Arrested Development

I love Arrested Development and it is a shame that this show was cancelled. In class the other day we discussed how the ensemble plot structure interweaves to create different plots, and how the function of the voice-over narrator adds to the show’s comedic tone. From the begining of the opening credits, the narrator tells the audience that they are about to be told a story. This immediately alludes to the connection between the storyworld and the narrator, and being a comedic serial, the narrator plays a key role in establishing jokes. As the episode proceeds, one can clearly see that the narrator’s voice is used in a disruptive way to precede reactions from the characters; basically a beat with a voice-over narrator for comedic effect. For instance, when Lindsey drinks to much the day before her audition with Lucille, and misses her chance to be an actress, the narrator begins describing how Lindsey is feeling and why she missed so many phone calls. Then, the narrator describes why Tobias was not able to be reached in order to be a fill-in actor for Lindsay. While this voice-over narration is happening, there is a series of shots that shows Lindsey on the couch, Lindsey awake and walking to the phone to listen to messages, and Tobias crying in the shower spraying water on his scalp. For Lindsey and Tobias, the “looming doom” that they have to deal with in this episode can only be fully absorbed through the careful voice-over narration of events. Without the narrator, the dialouge would have to be changed in order to draw important connections between characters and describe character motivations.  For instance, Lindsey winning her best hair title in high school, or Job throwing the insurance check in the ocean. This might change the style and nature of the show, making it less comedic.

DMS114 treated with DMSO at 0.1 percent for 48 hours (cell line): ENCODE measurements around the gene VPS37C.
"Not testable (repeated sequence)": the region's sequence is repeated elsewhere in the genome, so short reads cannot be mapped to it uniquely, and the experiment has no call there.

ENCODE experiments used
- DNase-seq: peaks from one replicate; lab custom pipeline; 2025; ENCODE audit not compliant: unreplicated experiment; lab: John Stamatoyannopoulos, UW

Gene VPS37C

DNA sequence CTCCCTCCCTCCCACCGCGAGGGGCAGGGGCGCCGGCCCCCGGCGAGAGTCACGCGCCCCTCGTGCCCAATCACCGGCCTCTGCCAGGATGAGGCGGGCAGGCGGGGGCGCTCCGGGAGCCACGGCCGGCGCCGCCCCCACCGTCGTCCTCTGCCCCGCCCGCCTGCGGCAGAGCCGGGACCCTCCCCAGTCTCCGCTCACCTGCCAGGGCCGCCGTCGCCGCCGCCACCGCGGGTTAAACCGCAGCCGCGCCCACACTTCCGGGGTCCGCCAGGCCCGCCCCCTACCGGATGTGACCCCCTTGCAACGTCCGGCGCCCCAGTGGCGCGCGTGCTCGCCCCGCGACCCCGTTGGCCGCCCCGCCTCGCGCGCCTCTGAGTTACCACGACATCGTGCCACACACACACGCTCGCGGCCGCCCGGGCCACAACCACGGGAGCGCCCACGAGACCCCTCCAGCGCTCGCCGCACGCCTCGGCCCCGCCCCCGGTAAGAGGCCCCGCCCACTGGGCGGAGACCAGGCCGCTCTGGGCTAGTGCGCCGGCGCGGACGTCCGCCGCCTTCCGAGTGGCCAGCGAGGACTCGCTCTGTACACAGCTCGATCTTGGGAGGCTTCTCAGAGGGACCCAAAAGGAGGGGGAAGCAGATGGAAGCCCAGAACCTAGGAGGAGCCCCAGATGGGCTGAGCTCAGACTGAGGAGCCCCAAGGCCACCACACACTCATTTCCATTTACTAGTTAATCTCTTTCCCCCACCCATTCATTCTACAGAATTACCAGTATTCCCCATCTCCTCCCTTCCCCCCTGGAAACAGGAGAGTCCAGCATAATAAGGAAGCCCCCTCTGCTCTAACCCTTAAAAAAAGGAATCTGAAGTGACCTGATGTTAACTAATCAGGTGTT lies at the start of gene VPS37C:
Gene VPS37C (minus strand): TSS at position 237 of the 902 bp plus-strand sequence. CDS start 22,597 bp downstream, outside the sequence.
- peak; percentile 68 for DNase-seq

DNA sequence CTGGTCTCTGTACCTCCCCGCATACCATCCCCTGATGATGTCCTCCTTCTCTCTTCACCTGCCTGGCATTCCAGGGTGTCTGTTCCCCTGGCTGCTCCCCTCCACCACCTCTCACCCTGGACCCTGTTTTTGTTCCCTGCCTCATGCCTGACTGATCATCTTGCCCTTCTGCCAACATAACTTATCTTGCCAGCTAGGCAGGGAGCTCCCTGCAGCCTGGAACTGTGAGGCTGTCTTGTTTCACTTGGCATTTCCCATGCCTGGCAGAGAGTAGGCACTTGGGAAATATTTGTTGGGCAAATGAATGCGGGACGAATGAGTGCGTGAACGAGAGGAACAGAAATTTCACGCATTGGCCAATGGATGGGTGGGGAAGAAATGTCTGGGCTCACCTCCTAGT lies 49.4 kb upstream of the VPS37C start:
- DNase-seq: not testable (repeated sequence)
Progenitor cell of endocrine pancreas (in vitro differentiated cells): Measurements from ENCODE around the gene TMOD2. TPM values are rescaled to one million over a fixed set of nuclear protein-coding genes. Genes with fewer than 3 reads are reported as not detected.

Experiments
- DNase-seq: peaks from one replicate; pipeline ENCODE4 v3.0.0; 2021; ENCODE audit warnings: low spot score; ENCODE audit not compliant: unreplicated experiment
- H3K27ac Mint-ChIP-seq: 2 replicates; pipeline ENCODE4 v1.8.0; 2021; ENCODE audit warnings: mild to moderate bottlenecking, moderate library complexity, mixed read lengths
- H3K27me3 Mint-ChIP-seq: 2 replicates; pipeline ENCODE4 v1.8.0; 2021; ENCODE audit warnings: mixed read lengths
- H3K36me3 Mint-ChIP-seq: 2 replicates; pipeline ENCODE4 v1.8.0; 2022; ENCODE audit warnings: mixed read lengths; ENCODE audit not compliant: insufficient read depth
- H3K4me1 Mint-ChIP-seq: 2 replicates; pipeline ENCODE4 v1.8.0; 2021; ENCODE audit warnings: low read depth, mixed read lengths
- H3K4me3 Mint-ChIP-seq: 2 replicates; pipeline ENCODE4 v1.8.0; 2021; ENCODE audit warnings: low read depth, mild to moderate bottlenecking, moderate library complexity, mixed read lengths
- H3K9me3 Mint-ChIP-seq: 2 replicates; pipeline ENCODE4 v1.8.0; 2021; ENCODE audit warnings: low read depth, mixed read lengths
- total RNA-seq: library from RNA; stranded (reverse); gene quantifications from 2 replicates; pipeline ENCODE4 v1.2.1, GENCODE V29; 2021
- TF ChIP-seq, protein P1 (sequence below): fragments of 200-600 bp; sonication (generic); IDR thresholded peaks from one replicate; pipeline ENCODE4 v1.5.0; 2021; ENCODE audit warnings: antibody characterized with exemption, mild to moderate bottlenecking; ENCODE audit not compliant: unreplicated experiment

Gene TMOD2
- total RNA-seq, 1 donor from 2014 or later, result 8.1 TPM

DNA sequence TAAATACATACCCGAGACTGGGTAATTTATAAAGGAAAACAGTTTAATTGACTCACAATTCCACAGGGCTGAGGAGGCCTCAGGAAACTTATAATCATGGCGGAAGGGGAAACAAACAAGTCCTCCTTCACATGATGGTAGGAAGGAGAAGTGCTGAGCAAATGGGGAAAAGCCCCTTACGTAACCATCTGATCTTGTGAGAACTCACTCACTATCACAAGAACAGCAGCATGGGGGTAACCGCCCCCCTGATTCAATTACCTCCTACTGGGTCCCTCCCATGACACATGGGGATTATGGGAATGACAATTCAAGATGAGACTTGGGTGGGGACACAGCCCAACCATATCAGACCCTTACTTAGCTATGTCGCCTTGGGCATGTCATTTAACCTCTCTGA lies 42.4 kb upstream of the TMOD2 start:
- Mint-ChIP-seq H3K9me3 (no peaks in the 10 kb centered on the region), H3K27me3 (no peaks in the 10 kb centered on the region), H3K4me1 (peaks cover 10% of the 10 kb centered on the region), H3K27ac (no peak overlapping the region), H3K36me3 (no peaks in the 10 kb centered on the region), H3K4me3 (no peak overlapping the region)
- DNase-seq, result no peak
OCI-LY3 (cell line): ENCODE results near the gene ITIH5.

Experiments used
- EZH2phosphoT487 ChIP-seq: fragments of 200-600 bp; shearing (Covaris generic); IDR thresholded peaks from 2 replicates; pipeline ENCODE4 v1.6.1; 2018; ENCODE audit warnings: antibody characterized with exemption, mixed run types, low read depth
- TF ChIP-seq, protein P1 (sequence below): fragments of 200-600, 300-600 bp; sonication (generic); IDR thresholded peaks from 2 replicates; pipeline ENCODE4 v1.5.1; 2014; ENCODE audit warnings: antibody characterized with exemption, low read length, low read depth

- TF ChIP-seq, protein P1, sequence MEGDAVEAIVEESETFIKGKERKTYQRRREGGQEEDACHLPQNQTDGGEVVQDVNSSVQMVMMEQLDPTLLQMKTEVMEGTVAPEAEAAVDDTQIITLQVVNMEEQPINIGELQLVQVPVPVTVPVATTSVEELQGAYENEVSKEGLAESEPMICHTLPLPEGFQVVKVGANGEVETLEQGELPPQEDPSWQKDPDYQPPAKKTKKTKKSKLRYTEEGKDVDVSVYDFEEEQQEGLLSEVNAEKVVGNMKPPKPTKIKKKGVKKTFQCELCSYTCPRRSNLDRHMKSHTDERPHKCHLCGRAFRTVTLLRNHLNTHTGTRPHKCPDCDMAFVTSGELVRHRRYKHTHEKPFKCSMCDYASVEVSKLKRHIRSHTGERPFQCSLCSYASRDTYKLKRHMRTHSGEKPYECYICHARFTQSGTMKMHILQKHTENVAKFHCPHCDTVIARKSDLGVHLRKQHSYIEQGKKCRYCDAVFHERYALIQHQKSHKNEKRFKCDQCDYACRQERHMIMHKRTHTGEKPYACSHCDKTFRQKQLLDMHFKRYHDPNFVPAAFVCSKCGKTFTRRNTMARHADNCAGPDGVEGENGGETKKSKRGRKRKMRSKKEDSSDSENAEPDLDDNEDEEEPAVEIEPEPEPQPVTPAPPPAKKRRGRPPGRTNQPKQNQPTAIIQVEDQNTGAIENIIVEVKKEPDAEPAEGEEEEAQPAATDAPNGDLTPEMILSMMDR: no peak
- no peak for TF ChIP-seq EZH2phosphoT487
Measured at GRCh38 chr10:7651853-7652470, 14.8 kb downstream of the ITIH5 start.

This series might have been funny if there was no voice-over narrator. However, the genre versimilitude of the show is expressed better with a narrator explaining the events because the voice-over narration sets up punchlines within the varying plotlines. Humor is expressed through the voice-over narrator because he speaks in a montone voice, which describes the failure and dysfuntion of the Bluth family. The voice-over narrator talks in a way that suspects nothing else, and even when there is a positive scene, it is quickly reversed by some sort of negative transition.         

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